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this visit? A matter of business (replied he). It is my design to publish with you; do you think my works will sell? No man upon earth, sir, (replied I), has reason to expect greater success than--The Man in the Moon.
I was so much enraptured with the idea of retaining so novel an author, that numberless ideas of profit and advantage rushed at once upon my mind. Doubtless, sir, (cried I), you will touch upon politics, classics, morality, inebriety, cookery, paper credit, galvanism, the acts of parliament, children's books, the philosophy of banking, or the experiments of omnium. Hold! for heaven's sake! (cried the Old Gen. tleman); what variety of employment! but if we are to do business together, you will, if you please, leave me to the choice of my subjects. I have already brought you some manuscript; but as I can only pay you a visit in the time of an eclipse, or steal half an hour's absence now and then, as at present, I shall contrive to send you the copy by one of the moonbeams, in the same way as boys convey a messenger to a kite, and which will be transmitted to you through the same aperture in the window-shutter which gave me admission. I could not help admiring the facility of this communication, and begged that my new correspondent would on no account delay the press. The Old Gentleman now rose to take his leave, when he hinted, that the chief motive of his publishing the papers to be called after his name, was from a tradition that the spell, by which he had been so long confined in the moon, would end at the time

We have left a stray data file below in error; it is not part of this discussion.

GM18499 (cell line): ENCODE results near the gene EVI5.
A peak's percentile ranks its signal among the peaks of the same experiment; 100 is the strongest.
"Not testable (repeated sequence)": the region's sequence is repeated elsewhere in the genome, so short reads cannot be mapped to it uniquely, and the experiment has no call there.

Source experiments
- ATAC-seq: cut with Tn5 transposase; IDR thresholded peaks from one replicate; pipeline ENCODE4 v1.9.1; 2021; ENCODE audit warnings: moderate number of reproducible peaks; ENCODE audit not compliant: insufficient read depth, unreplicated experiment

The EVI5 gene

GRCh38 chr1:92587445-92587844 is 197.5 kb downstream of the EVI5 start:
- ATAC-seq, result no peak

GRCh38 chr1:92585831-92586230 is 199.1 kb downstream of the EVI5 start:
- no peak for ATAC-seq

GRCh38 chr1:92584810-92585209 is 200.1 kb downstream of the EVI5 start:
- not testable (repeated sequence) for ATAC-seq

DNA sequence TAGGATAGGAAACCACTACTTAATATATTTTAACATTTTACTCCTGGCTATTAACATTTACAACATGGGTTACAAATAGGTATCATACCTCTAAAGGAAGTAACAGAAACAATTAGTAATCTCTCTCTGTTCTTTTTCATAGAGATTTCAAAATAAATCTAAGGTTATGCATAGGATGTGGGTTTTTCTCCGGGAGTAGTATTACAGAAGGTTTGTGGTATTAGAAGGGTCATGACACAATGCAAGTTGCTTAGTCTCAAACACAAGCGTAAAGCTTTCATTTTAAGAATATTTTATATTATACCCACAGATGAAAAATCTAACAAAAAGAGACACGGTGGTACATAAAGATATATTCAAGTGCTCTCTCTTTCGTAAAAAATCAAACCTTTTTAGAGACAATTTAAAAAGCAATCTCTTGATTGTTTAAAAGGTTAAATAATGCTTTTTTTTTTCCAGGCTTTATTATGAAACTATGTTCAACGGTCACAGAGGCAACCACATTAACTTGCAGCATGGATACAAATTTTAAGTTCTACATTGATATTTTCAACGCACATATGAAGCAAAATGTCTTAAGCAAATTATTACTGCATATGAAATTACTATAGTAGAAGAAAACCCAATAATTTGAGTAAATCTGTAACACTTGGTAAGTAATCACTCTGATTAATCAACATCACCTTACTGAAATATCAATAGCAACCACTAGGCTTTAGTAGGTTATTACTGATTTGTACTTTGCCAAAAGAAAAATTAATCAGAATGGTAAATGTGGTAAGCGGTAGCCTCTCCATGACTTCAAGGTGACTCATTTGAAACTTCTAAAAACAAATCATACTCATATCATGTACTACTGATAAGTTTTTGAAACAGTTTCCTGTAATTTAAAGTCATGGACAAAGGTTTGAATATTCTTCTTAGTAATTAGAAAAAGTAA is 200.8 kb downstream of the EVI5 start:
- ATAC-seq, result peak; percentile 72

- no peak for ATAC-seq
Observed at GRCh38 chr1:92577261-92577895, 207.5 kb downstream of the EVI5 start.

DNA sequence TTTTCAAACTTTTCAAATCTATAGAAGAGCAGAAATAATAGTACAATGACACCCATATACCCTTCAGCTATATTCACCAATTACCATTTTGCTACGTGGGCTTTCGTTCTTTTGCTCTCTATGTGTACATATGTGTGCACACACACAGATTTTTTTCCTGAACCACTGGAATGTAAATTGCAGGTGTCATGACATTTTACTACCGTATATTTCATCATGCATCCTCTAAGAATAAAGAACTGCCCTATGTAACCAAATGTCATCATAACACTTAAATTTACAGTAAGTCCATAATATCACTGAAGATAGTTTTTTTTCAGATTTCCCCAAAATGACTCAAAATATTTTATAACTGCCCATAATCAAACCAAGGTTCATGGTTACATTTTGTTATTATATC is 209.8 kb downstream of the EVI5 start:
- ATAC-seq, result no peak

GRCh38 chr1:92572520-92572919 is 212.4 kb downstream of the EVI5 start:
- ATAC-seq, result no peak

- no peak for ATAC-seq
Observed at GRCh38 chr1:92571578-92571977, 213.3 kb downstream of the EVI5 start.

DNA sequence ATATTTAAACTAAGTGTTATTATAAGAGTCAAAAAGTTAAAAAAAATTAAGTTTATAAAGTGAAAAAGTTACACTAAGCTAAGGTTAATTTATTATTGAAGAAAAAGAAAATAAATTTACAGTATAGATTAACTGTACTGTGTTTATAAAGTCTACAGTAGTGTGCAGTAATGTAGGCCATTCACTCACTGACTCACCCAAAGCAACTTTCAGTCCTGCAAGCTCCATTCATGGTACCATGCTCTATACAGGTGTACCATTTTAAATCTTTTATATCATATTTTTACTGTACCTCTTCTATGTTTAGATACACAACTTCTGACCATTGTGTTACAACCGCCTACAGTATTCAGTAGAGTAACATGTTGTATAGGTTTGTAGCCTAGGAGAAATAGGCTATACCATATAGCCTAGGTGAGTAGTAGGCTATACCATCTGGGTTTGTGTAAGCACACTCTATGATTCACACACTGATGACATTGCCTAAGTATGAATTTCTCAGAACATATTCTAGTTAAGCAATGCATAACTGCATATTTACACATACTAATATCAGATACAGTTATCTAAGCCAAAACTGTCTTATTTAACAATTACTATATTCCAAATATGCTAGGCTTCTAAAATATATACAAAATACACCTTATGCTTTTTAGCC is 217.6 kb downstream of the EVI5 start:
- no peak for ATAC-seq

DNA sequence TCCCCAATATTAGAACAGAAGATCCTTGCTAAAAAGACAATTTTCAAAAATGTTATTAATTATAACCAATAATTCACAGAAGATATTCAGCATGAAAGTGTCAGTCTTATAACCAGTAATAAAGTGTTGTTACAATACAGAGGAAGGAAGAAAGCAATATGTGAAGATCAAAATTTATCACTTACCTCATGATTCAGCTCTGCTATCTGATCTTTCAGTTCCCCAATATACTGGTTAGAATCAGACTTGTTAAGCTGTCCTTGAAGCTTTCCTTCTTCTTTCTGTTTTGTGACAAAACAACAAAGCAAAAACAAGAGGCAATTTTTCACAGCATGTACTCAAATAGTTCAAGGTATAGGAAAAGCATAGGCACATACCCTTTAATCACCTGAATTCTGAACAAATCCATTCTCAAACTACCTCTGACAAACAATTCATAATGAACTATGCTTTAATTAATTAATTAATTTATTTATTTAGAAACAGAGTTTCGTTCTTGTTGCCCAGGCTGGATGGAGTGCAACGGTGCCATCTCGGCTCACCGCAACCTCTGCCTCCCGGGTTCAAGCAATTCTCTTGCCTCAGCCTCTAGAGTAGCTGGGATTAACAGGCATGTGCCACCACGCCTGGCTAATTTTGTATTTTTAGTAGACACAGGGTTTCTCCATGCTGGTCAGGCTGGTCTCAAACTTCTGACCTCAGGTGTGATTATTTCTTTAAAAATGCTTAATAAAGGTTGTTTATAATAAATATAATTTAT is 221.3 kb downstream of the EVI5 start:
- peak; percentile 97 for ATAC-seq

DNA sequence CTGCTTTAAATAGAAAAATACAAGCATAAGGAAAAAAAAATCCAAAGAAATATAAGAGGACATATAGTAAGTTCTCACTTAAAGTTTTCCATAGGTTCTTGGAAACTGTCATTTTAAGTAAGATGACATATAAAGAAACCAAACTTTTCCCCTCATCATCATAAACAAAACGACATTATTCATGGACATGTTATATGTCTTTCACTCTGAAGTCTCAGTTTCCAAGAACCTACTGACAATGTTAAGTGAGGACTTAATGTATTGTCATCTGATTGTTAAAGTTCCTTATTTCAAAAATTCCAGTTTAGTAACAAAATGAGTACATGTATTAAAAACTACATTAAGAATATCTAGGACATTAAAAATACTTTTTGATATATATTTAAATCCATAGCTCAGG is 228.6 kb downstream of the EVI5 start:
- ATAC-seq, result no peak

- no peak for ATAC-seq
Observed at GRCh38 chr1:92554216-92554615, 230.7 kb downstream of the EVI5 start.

when the manners of men should become so chaste and pure, as to exclude from among them malice, hatred, revenge, lust, and avarice, with the necessity of imprisonment and war, the approach of which millennium he hoped to be the means of hastening by his opinions and reflections upon good and evil. I could not, however, help shrugging up my shoulders at so chimerical an undertaking, and seized the first opportunity to ask him a few general questions; such as what he thought of Cobbett's Register? of the Income Bill? of little Byrne's Hornpipe? and of Buonaparte's Invasion? to which last question he only replied with a smile, and in the words of Lucan,
Impiger et fortis virtute coacta."
By a forced valour, resolute and brave. After a promise to supply me regularly with copy, the Old Gentleman shook hands with me, and I observed his form gradually diminish to about the size of a marmozet monkey, when seating himself across a beam of the moon, he was presently drawn up to the hole in the window-shutter, at the circle of which he stopt an instant to wish me a good night, and then took his leave, while I sat down to read over the manuscript he had left; the contents of which will be given to the reader in the next Number.
ERRATUM.-No. I. p.5, 1. 9, for soliary read solitary.
MAN IN THE MOON.
“ O quantum est in rebus inane !"
Saturday, 19th Nov. 1803.
The Compiler peruses the Manuscript left by the Man in the Moon, in
which he finds a supernatural Account of his own Birth, and the Doctrine of good and evil Spirits established, with their Influences on certain sublunary Movements now going on.
I WAS no sooner left alone than I felt curiosity, a leading feature in the character of all men, but more particularly in a collector of news, begin to operate. I disposed of a pinch of snuff, which was between the fore finger and thumb of my right hand with astonishing celerity into the left receptacle of my nose, and after snuffing the candles in great literary agitation, untied the manuscript, and read as follows: